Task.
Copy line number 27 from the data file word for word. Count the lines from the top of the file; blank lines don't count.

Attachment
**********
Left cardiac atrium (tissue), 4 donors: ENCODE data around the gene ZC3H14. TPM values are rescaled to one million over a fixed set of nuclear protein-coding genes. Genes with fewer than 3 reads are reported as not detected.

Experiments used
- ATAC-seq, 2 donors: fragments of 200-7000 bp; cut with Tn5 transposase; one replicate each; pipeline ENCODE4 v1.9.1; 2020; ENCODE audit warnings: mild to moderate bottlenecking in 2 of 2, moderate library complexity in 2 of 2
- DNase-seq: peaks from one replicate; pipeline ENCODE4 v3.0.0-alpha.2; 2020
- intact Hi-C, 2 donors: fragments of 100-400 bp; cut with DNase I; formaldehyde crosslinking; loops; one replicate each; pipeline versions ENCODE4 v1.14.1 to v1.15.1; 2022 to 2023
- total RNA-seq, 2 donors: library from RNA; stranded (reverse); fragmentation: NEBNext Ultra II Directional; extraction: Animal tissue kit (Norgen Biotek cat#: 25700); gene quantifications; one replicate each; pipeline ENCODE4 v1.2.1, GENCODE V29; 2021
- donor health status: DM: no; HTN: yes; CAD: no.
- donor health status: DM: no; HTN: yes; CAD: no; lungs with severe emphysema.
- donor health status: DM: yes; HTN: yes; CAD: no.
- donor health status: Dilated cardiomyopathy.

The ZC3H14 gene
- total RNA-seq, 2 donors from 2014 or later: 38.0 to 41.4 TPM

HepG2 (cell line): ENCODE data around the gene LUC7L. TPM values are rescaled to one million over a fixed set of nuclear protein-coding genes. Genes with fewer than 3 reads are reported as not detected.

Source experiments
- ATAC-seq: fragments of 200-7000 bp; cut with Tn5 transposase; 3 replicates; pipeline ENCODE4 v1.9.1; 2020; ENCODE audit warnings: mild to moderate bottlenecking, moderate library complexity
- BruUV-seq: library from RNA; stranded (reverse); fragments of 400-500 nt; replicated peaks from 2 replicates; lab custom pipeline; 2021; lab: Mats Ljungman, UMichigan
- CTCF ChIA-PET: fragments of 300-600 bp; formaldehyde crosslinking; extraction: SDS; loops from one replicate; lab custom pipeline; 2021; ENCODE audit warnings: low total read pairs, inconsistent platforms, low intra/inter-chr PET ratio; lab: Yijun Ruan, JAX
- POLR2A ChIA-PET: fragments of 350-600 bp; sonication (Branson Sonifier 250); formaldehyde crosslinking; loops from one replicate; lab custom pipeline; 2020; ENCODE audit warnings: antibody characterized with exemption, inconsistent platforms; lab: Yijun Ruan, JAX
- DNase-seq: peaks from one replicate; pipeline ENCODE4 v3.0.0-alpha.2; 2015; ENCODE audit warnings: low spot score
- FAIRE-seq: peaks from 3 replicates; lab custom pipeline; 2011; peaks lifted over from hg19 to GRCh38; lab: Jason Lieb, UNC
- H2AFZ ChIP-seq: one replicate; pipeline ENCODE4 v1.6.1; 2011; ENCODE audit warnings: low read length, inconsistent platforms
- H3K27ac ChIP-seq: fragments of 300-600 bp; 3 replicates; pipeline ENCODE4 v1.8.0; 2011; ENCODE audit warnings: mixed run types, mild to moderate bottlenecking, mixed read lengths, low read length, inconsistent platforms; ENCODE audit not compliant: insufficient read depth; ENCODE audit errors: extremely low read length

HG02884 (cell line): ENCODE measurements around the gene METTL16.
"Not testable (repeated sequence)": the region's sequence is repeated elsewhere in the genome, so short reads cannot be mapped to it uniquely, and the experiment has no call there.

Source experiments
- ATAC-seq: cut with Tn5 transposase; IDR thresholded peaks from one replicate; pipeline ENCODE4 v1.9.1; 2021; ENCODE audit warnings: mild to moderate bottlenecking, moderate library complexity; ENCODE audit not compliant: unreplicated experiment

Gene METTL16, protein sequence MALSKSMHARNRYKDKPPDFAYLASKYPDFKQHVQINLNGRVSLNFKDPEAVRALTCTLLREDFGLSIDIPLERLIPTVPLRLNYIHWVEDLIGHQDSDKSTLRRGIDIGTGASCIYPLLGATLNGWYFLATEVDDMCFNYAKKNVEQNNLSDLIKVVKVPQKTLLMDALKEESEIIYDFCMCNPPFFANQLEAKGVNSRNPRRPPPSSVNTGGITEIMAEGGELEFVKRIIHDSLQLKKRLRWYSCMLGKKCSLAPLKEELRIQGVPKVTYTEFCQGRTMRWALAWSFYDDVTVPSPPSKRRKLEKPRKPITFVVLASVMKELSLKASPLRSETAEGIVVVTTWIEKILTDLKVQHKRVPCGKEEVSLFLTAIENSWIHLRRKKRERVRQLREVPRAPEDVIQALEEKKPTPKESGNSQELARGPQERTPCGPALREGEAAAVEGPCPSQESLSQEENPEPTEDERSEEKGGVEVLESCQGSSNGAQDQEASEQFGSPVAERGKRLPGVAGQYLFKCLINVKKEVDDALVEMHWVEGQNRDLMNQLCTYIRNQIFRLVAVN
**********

Gene METTL16, protein sequence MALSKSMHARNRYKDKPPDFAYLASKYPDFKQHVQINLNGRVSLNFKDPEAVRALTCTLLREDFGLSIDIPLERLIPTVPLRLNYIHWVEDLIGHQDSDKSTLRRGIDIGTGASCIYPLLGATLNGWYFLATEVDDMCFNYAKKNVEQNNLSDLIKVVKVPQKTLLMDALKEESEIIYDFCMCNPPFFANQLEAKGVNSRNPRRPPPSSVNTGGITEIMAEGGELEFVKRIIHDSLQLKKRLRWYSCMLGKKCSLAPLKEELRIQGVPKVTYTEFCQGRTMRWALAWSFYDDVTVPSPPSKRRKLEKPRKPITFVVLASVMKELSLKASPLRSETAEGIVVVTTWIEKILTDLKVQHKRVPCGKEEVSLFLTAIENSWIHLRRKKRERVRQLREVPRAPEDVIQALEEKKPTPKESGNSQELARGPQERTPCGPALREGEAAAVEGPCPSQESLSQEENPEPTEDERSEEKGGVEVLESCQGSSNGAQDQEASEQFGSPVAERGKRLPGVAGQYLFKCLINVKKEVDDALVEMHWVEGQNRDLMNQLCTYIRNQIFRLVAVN